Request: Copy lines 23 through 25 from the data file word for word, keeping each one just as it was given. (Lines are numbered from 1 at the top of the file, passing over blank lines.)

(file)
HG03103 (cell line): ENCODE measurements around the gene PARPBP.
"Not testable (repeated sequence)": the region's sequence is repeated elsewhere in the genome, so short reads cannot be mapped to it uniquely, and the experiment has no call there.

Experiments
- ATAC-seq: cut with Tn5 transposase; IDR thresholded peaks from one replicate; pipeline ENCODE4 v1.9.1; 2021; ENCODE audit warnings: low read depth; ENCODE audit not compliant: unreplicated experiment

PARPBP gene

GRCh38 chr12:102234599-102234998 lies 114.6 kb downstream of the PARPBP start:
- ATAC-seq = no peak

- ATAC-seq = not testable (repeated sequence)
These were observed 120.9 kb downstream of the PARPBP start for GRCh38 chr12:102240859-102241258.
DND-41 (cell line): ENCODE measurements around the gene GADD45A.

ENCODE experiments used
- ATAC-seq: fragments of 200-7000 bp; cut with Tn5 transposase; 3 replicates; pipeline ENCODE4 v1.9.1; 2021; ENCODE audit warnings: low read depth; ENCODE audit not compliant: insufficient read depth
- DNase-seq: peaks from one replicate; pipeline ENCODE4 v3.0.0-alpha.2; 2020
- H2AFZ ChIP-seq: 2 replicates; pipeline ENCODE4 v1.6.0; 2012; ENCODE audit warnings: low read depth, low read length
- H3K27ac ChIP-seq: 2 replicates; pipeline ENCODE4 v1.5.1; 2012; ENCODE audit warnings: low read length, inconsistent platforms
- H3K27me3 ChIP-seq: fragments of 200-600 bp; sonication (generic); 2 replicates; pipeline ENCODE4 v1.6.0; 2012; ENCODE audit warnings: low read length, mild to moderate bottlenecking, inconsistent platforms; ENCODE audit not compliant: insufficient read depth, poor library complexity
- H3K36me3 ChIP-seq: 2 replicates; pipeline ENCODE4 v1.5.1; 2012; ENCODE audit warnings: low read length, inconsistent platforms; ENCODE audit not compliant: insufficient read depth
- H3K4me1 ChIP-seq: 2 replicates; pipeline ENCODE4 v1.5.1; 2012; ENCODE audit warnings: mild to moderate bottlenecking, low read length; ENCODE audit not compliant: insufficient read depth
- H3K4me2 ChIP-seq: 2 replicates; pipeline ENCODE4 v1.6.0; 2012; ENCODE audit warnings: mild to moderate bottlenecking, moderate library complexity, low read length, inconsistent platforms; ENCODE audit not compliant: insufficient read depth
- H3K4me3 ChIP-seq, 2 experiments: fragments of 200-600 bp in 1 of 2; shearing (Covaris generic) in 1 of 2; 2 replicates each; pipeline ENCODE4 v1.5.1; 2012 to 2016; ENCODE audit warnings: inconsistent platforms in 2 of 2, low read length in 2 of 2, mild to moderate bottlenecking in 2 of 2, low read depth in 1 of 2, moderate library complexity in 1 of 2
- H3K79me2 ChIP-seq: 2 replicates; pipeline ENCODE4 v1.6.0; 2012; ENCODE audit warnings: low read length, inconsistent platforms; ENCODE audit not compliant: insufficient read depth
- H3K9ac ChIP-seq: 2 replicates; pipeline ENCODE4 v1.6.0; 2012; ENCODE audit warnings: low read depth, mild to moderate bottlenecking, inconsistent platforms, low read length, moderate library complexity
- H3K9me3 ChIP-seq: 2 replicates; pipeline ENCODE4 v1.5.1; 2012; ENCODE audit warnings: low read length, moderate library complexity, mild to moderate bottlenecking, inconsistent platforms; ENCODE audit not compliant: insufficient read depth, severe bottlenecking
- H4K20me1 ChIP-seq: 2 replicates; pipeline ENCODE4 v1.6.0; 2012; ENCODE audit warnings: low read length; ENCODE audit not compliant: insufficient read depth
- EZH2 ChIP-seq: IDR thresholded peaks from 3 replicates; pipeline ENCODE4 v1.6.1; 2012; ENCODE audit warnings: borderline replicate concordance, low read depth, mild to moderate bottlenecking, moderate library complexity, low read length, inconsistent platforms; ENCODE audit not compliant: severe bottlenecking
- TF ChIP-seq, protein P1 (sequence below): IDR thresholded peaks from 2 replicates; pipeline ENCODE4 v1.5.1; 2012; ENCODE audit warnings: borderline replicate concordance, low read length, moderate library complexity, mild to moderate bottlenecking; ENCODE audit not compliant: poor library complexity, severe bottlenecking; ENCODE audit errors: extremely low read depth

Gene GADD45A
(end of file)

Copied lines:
- H3K9me3 ChIP-seq: 2 replicates; pipeline ENCODE4 v1.5.1; 2012; ENCODE audit warnings: low read length, moderate library complexity, mild to moderate bottlenecking, inconsistent platforms; ENCODE audit not compliant: insufficient read depth, severe bottlenecking
- H4K20me1 ChIP-seq: 2 replicates; pipeline ENCODE4 v1.6.0; 2012; ENCODE audit warnings: low read length; ENCODE audit not compliant: insufficient read depth
- EZH2 ChIP-seq: IDR thresholded peaks from 3 replicates; pipeline ENCODE4 v1.6.1; 2012; ENCODE audit warnings: borderline replicate concordance, low read depth, mild to moderate bottlenecking, moderate library complexity, low read length, inconsistent platforms; ENCODE audit not compliant: severe bottlenecking